Hadash and Communist Party of Israel (CPI) MKs began May Day on Sunday, May 1, by distributing flowers to Palestinian workers waiting to enter Israel via the Eyal checkpoint north of Kalkilya. “‘We appreciate your visit and the flowers, and we hope to find work today,’ was the common response we heard this morning,” Joint List MK Yousef Jabareen (Hadash) told The Jerusalem Post. “It has been a painful visit hearing many stories about the daily suffering of the workers. They arrive at the military checkpoint around 2 am in order to be able to enter on time,” he said.
Jabareen described the scene of thousands of Palestinian workers jammed into a holding facility, many of them not even sure they would find an employer to pick them up for a day’s labor. “Israeli employers are exploiting these vulnerable workers to avoid giving them their full rights and benefits,” told Jabareen. The CPI and Hadash marked the international worker’s day at the checkpoint along with its MKs and representatives in the Histadrut labor federation. On Saturday, the CPI and Hadash held two demonstrations for May Day in Nazareth, in the morning, and in Tel-Aviv in the evening. Thousands participated in the demonstrations and other activities around the country.
In an article appearing in the special May Day edition of Zo Haderech, the Hebrew-language weekly of the Communist Party of Israel (CPI), Raja Za’atry, a member of the Central Committee of the CPI wrote, “as the world marks International Workers’ Day, laborers in the Occupied Palestinian Territories (OPT) continue to suffer from soaring unemployment, poverty, and other dire working conditions. They are victims of a double exploitation: class and national.”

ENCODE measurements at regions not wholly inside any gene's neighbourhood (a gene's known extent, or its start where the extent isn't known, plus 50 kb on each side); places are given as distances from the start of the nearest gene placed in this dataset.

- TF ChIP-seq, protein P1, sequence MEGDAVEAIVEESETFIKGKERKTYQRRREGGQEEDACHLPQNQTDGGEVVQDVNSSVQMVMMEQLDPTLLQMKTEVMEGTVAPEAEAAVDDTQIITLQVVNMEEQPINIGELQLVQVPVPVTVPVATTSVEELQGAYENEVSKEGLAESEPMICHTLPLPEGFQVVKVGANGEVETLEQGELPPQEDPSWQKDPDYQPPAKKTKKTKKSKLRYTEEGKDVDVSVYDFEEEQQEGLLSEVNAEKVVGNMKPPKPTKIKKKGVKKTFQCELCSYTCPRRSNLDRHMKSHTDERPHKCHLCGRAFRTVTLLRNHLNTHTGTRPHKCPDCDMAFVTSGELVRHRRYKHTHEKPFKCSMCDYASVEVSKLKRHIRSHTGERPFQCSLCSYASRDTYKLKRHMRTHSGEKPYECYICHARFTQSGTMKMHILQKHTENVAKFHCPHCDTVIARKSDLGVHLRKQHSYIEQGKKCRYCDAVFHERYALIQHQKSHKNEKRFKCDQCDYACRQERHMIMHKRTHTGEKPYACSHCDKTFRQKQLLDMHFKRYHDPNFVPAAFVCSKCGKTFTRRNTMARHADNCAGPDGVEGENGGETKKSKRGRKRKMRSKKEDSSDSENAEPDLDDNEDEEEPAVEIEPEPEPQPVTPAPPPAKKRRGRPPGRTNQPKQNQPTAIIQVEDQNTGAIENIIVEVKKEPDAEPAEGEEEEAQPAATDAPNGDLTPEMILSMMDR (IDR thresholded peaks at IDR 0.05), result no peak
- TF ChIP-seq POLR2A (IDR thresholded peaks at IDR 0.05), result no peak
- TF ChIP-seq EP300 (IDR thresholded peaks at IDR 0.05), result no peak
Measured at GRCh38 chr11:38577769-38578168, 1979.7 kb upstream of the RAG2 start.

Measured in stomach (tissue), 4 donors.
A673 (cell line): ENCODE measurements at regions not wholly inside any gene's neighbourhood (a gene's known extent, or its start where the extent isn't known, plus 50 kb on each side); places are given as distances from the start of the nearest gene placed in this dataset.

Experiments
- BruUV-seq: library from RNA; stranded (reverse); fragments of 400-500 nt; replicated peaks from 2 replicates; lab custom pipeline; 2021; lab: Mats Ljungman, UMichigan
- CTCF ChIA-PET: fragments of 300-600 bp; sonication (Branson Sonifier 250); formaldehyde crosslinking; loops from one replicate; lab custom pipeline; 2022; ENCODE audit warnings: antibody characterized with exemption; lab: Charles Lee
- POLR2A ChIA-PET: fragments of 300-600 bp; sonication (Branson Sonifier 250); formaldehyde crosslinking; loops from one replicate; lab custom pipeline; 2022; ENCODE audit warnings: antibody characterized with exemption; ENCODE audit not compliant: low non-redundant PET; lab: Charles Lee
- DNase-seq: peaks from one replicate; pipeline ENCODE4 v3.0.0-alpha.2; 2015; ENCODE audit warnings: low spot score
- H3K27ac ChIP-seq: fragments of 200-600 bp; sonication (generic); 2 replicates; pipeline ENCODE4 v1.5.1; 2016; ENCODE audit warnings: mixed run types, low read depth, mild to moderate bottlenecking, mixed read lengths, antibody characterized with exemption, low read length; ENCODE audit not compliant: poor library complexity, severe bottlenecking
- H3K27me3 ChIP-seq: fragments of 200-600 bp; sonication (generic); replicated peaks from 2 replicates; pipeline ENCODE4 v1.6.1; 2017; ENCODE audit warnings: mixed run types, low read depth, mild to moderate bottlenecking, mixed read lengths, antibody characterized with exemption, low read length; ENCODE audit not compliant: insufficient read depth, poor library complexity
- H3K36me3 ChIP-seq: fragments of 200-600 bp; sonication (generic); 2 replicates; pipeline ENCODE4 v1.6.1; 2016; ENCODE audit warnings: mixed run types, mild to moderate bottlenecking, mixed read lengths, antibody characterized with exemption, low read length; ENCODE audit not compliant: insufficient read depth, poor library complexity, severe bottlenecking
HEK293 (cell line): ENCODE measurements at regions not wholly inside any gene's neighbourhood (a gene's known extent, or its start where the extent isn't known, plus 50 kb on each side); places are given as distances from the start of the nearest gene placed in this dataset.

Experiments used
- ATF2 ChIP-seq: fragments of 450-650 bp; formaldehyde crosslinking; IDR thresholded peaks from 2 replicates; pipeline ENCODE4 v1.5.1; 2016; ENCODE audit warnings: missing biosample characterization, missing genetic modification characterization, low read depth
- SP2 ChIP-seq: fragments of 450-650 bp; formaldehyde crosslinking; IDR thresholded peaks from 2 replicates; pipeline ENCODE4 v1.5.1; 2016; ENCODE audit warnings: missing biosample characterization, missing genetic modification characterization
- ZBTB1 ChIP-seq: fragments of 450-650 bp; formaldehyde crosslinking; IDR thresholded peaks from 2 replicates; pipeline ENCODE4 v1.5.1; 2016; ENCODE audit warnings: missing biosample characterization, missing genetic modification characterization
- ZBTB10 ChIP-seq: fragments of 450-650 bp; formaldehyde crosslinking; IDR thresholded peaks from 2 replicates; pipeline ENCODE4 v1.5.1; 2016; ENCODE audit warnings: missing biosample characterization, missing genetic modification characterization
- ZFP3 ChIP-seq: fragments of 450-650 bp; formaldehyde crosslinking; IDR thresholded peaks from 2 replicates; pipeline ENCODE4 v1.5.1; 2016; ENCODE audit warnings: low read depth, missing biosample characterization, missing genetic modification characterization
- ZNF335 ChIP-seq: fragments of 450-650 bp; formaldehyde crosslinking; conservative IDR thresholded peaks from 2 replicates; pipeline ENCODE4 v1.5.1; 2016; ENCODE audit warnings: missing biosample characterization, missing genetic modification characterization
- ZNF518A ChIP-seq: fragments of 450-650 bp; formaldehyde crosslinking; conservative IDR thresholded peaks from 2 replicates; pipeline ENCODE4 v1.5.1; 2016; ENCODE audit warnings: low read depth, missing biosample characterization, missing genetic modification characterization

The average unemployment rate in the OPT was 26% in 2015: in the occupied West Bank, unemployment stood at 17%, compared to a staggering 41% in the besieged Gaza Strip, according to the Palestinian Central Bureau of Statistics (PCBS). Trade unions in the Gaza Strip estimate unemployment there has reached 60%. The PCBS estimates that some 336,000 persons are unemployed in the West Bank, while those without work in the Gaza Strip number 193,000.
Approximately 36% of wage earners in the private sector received less than the minimum wage in the OPT during 2015. Workers in the southern occupied West Bank district of Hebron were particularly vulnerable to being paid less than the minimum wage: there the average monthly salary was 986 shekels ($263.75), compared to the legal minimum set by the Palestinian Authority (PA) of 1,450 shekels ($387.85). In the Gaza Strip, workers fared even worse, with an average monthly wage of only 733 shekels ($196), as 67% of the workforce there earns less than minimum wage.
In 2015, the vast majority of workers in the OPT received no social benefits for their labor – only 21% of salaried employees received retirement or end of service compensation, while just 22% received paid annual leave, 23% paid sick leave, and only 35% of female salaried employees received paid maternity leave.
B’Tselem spokesperson Sarit Michaeli told Ma’an News Agency in March that Israel’s continued occupation of the OPT and its effective crippling of the Palestinian economy meant it was “obligated to find ways to bring Palestinian laborers into Israel.” The PCBS estimates that in 2015 there were as many as 36,400 undocumented Palestinian workers, although most of these were employed in illegal settlements.